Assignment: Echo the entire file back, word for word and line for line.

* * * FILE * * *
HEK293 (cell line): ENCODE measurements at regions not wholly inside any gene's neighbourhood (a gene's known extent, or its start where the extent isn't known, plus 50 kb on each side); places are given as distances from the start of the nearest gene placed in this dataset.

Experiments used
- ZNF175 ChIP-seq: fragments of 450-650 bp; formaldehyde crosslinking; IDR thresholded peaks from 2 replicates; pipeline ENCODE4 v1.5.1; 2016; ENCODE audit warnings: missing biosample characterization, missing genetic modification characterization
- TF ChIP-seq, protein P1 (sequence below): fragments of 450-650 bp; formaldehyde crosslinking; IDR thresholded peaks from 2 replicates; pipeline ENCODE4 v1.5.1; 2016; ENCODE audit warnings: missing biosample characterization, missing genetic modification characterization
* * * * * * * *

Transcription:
HEK293 (cell line): ENCODE measurements at regions not wholly inside any gene's neighbourhood (a gene's known extent, or its start where the extent isn't known, plus 50 kb on each side); places are given as distances from the start of the nearest gene placed in this dataset.

Experiments used
- ZNF175 ChIP-seq: fragments of 450-650 bp; formaldehyde crosslinking; IDR thresholded peaks from 2 replicates; pipeline ENCODE4 v1.5.1; 2016; ENCODE audit warnings: missing biosample characterization, missing genetic modification characterization
- TF ChIP-seq, protein P1 (sequence below): fragments of 450-650 bp; formaldehyde crosslinking; IDR thresholded peaks from 2 replicates; pipeline ENCODE4 v1.5.1; 2016; ENCODE audit warnings: missing biosample characterization, missing genetic modification characterization